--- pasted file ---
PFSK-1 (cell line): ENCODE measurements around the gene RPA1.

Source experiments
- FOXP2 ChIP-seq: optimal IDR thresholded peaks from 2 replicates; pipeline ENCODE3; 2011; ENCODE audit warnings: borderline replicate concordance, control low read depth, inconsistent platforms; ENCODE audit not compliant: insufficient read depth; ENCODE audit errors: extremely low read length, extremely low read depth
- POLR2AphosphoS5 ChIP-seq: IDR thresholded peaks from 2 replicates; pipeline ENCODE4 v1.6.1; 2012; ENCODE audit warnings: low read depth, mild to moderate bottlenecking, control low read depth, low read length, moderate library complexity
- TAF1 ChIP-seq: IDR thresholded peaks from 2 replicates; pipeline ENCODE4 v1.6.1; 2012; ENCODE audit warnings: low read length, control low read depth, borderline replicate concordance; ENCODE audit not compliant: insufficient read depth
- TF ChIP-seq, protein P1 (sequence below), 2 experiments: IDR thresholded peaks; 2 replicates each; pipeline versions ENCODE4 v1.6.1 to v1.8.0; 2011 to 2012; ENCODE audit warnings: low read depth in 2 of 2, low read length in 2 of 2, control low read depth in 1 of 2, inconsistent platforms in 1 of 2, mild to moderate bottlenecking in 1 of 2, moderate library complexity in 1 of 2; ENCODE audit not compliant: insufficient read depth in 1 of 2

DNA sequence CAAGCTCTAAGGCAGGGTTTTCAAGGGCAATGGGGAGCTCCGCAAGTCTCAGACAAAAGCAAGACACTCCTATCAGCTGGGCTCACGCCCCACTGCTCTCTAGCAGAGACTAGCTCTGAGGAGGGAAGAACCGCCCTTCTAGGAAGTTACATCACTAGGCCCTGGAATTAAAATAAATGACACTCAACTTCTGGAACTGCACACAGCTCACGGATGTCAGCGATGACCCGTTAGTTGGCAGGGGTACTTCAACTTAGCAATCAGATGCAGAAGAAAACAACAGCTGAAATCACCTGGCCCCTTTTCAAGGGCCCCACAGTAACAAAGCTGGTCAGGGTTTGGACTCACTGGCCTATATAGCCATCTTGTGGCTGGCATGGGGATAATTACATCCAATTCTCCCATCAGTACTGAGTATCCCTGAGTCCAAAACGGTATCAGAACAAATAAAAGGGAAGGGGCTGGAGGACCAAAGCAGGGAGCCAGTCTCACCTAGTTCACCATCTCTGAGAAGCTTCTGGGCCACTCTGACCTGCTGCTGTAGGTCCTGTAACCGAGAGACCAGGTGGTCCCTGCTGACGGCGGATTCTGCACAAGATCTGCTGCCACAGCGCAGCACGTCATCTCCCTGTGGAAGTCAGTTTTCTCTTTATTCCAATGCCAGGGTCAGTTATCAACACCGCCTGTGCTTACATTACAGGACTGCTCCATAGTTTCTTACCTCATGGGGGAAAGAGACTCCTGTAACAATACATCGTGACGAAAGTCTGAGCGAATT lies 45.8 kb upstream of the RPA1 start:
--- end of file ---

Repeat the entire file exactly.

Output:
PFSK-1 (cell line): ENCODE measurements around the gene RPA1.

Source experiments
- FOXP2 ChIP-seq: optimal IDR thresholded peaks from 2 replicates; pipeline ENCODE3; 2011; ENCODE audit warnings: borderline replicate concordance, control low read depth, inconsistent platforms; ENCODE audit not compliant: insufficient read depth; ENCODE audit errors: extremely low read length, extremely low read depth
- POLR2AphosphoS5 ChIP-seq: IDR thresholded peaks from 2 replicates; pipeline ENCODE4 v1.6.1; 2012; ENCODE audit warnings: low read depth, mild to moderate bottlenecking, control low read depth, low read length, moderate library complexity
- TAF1 ChIP-seq: IDR thresholded peaks from 2 replicates; pipeline ENCODE4 v1.6.1; 2012; ENCODE audit warnings: low read length, control low read depth, borderline replicate concordance; ENCODE audit not compliant: insufficient read depth
- TF ChIP-seq, protein P1 (sequence below), 2 experiments: IDR thresholded peaks; 2 replicates each; pipeline versions ENCODE4 v1.6.1 to v1.8.0; 2011 to 2012; ENCODE audit warnings: low read depth in 2 of 2, low read length in 2 of 2, control low read depth in 1 of 2, inconsistent platforms in 1 of 2, mild to moderate bottlenecking in 1 of 2, moderate library complexity in 1 of 2; ENCODE audit not compliant: insufficient read depth in 1 of 2

DNA sequence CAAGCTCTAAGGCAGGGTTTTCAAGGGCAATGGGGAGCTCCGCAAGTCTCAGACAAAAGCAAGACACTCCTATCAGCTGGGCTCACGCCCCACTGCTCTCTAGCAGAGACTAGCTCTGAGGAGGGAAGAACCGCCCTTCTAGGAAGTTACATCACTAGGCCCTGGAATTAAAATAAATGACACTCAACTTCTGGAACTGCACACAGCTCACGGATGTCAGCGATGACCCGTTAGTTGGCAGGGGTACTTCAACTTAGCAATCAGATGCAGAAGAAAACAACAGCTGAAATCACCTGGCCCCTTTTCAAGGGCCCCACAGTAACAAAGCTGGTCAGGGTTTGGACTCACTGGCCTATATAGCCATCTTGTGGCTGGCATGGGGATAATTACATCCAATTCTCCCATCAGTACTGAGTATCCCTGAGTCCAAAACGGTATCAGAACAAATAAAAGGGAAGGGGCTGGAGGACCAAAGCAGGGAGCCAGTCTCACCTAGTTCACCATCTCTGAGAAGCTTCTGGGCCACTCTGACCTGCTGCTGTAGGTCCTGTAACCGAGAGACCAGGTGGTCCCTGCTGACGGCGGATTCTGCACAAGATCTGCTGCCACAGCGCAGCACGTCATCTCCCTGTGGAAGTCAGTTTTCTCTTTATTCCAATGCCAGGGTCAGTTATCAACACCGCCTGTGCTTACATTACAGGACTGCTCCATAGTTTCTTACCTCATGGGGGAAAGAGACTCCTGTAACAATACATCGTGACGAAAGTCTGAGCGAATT lies 45.8 kb upstream of the RPA1 start: